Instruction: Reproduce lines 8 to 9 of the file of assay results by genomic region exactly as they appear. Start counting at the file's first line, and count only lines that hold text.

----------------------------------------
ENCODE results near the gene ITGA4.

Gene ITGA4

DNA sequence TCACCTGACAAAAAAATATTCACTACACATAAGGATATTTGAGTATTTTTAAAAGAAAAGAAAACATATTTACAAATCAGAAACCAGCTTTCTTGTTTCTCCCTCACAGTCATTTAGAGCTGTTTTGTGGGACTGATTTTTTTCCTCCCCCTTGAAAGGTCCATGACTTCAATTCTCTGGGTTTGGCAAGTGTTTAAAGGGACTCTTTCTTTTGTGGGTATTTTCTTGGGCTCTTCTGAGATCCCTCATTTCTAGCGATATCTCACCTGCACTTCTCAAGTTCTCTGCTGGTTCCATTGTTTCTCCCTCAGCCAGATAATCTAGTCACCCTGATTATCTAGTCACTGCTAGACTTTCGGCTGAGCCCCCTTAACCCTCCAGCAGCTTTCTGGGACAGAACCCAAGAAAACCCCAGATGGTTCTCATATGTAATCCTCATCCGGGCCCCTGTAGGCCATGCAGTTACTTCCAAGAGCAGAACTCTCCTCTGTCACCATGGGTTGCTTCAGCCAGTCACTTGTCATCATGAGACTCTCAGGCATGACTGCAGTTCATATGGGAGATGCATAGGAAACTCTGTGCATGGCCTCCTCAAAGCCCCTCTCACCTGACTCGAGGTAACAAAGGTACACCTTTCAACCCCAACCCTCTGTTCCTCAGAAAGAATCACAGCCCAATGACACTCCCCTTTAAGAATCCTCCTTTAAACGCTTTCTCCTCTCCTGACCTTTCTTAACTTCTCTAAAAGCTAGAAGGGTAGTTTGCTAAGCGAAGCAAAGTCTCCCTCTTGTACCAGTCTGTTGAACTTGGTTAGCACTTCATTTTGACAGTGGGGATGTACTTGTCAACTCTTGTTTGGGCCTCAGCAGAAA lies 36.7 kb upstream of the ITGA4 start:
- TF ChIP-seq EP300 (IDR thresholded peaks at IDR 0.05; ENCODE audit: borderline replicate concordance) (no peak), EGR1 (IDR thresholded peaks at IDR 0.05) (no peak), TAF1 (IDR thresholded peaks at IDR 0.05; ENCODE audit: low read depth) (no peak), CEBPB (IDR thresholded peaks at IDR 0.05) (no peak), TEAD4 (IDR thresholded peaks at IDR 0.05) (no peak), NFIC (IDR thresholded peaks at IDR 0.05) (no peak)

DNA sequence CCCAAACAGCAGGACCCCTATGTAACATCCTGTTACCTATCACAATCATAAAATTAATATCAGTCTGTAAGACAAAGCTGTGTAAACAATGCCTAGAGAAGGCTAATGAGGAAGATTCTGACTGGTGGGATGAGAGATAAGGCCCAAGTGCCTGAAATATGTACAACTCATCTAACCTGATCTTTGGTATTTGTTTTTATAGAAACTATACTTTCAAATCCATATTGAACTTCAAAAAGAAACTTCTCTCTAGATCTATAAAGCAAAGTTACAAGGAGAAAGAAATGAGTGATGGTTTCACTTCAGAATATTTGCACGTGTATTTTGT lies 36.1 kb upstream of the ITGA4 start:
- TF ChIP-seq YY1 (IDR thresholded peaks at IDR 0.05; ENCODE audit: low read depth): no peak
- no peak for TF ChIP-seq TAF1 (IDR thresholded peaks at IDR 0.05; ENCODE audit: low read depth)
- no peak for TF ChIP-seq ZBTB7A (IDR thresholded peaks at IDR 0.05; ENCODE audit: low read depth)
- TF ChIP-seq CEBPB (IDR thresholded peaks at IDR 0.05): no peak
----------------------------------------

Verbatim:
- no peak for TF ChIP-seq ZBTB7A (IDR thresholded peaks at IDR 0.05; ENCODE audit: low read depth)
- TF ChIP-seq CEBPB (IDR thresholded peaks at IDR 0.05): no peak